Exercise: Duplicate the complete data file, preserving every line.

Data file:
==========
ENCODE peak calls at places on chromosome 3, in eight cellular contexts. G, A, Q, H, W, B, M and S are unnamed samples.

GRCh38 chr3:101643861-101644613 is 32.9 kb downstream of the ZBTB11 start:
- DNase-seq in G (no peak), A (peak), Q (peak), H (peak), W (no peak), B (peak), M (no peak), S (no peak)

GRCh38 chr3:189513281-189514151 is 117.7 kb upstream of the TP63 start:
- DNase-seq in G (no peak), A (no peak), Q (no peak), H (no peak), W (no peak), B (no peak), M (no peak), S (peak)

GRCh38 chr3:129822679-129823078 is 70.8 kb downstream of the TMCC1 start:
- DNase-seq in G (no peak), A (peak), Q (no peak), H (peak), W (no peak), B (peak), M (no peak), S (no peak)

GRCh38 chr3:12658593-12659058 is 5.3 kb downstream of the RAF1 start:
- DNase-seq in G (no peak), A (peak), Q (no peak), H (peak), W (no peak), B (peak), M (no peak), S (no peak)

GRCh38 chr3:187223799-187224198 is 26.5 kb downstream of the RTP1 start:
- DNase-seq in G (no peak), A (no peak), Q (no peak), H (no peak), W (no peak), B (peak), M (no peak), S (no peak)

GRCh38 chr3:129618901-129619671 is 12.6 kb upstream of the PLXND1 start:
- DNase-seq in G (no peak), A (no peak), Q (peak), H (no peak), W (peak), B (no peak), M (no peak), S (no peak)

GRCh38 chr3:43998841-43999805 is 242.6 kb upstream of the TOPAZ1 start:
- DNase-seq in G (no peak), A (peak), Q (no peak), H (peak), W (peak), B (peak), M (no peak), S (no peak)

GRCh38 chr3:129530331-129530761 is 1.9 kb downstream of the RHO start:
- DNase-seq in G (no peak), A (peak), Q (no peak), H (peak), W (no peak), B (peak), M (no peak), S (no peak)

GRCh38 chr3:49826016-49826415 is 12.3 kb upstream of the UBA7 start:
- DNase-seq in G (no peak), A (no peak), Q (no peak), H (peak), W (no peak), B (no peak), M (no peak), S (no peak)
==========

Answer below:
ENCODE peak calls at places on chromosome 3, in eight cellular contexts. G, A, Q, H, W, B, M and S are unnamed samples.

GRCh38 chr3:101643861-101644613 is 32.9 kb downstream of the ZBTB11 start:
- DNase-seq in G (no peak), A (peak), Q (peak), H (peak), W (no peak), B (peak), M (no peak), S (no peak)

GRCh38 chr3:189513281-189514151 is 117.7 kb upstream of the TP63 start:
- DNase-seq in G (no peak), A (no peak), Q (no peak), H (no peak), W (no peak), B (no peak), M (no peak), S (peak)

GRCh38 chr3:129822679-129823078 is 70.8 kb downstream of the TMCC1 start:
- DNase-seq in G (no peak), A (peak), Q (no peak), H (peak), W (no peak), B (peak), M (no peak), S (no peak)

GRCh38 chr3:12658593-12659058 is 5.3 kb downstream of the RAF1 start:
- DNase-seq in G (no peak), A (peak), Q (no peak), H (peak), W (no peak), B (peak), M (no peak), S (no peak)

GRCh38 chr3:187223799-187224198 is 26.5 kb downstream of the RTP1 start:
- DNase-seq in G (no peak), A (no peak), Q (no peak), H (no peak), W (no peak), B (peak), M (no peak), S (no peak)

GRCh38 chr3:129618901-129619671 is 12.6 kb upstream of the PLXND1 start:
- DNase-seq in G (no peak), A (no peak), Q (peak), H (no peak), W (peak), B (no peak), M (no peak), S (no peak)

GRCh38 chr3:43998841-43999805 is 242.6 kb upstream of the TOPAZ1 start:
- DNase-seq in G (no peak), A (peak), Q (no peak), H (peak), W (peak), B (peak), M (no peak), S (no peak)

GRCh38 chr3:129530331-129530761 is 1.9 kb downstream of the RHO start:
- DNase-seq in G (no peak), A (peak), Q (no peak), H (peak), W (no peak), B (peak), M (no peak), S (no peak)

GRCh38 chr3:49826016-49826415 is 12.3 kb upstream of the UBA7 start:
- DNase-seq in G (no peak), A (no peak), Q (no peak), H (peak), W (no peak), B (no peak), M (no peak), S (no peak)